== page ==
One night when Knox had attracted a large class to hear him on a favourite subject, the crowd in the street mustered in unusual force ; the yells and howls from outside were heard distinctly in the class-room. The students got alarmed, and kept looking to the doors of egress. Knox perceiving the restlessness and alarm of his audience paused, and then addressed to them reassuring words, expressing his contempt for the cowardly mob, and reminding them of the great men who at different times had suffered persecution for the cause of their science. His statement was received with such cheers as resounded beyond the class-room walls and actually cowed the uproarious mob, so loudly did the students applaud the words of the man who, they knew, daily placed his life in danger in order to lecture to them, and whose last hour seemed to have come, so great and threatening was the crowd on this particular evening.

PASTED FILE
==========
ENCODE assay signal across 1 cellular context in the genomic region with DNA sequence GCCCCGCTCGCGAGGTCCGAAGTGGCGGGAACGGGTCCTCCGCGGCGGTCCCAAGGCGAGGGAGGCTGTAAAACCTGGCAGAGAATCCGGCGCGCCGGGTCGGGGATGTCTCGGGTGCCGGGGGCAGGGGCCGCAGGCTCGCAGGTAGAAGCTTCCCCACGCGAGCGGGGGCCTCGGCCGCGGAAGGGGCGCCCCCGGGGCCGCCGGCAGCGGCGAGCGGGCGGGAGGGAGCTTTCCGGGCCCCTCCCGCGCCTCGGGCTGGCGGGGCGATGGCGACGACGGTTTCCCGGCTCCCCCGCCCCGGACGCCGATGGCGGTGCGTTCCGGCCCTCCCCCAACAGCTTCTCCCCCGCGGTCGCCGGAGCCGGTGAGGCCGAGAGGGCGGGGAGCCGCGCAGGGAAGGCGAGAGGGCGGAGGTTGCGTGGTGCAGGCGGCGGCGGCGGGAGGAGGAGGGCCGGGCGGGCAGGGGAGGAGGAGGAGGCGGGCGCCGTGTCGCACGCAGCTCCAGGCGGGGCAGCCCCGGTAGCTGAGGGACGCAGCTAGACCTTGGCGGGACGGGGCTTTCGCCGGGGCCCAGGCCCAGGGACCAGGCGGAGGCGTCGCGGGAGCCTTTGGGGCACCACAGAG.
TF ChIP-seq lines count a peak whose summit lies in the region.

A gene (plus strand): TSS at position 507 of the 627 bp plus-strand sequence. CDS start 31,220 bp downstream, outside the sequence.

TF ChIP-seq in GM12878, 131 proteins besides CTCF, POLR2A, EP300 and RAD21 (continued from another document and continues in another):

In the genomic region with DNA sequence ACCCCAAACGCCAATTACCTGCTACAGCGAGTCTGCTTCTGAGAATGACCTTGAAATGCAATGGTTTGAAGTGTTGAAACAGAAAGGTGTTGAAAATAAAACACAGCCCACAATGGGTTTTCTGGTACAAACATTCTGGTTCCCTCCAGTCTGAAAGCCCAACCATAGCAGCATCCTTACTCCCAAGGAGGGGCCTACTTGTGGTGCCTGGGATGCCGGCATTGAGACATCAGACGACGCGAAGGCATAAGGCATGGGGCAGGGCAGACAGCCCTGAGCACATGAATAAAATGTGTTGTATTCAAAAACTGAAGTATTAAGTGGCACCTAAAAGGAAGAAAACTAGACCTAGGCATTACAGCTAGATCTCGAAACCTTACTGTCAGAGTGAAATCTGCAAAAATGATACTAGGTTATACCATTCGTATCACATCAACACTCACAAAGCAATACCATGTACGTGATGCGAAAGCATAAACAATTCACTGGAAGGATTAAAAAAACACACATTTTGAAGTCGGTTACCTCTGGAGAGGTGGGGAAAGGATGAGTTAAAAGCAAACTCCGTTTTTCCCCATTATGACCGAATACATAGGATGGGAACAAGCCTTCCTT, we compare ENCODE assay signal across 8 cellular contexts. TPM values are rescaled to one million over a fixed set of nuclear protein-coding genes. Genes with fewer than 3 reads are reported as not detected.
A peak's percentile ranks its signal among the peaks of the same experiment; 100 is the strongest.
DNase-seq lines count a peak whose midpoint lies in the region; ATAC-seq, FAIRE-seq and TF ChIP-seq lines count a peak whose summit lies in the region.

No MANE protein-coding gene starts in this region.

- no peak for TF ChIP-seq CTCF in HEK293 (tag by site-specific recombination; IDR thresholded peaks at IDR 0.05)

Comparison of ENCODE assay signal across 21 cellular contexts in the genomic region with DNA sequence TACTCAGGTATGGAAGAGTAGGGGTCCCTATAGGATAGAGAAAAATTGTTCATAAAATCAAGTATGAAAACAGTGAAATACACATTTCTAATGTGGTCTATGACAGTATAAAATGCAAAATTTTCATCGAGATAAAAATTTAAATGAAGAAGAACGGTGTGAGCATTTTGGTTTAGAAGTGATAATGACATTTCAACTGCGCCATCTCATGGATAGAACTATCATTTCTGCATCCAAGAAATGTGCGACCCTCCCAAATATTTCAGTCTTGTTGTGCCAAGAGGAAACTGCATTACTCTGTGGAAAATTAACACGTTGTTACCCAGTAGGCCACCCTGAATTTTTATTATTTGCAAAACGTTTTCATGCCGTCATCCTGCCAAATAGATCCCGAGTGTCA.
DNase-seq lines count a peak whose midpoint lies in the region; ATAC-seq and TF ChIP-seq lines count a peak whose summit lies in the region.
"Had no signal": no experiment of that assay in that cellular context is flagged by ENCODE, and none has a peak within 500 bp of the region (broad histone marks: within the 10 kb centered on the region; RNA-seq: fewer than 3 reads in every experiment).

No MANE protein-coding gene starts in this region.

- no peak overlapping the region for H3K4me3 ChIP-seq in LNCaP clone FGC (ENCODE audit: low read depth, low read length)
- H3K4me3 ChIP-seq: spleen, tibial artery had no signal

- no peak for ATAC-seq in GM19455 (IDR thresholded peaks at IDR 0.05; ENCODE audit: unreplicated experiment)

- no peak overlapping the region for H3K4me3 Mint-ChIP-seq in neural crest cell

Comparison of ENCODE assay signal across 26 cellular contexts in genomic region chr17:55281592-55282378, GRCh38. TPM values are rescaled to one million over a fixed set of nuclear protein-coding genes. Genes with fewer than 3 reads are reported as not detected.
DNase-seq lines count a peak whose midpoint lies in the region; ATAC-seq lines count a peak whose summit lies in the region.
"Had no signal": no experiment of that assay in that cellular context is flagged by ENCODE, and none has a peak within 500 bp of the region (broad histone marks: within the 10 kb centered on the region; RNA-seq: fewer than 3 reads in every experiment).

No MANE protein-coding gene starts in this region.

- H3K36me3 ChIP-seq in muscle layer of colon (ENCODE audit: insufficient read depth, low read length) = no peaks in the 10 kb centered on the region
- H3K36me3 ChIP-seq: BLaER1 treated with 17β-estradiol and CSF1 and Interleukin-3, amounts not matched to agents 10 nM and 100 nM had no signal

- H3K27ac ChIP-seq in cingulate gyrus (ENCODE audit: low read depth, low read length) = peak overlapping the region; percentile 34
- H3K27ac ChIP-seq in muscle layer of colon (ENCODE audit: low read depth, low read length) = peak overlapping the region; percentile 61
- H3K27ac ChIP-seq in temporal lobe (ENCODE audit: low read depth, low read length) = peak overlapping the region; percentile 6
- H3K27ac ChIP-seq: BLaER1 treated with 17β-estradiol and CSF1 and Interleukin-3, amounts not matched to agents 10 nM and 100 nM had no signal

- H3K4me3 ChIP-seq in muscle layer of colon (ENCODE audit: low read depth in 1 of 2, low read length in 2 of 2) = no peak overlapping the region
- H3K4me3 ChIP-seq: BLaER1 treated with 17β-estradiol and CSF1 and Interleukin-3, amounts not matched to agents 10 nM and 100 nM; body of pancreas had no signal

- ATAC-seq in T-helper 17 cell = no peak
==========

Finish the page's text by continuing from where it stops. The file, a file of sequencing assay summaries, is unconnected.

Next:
If Simpson did not actually witness such a scene as the foregoing—he was not a member of Knox's class until the session 1830-31—he must at least have known full well about it at the time, and shared with the whole body of students the worship of the man as a hero. His fellow lodger, Reid, was not only a distinguished pupil in Knox's class, but became one of Knox's demonstrators in 1833, and was always a prominent Knoxite. We know also that Knox went down to Bathgate to visit Reid's relations there, so that it is justifiable to conclude that Simpson came closely in contact with this remarkable teacher. That the relationship between Reid and Simpson was most intimate we have the former's own words for. At a public dinner given to him when appointed to his professorship in 1841, he said, "In the croupier (Simpson) I recognise my earliest friend, a native of the same village. We were rivals at school and at college. We stood to each other from boyhood upwards in every possible relation, whether of an educational, warlike, delicate, or social character, which the warm and fitful feelings peculiar to boyhood and youth can produce."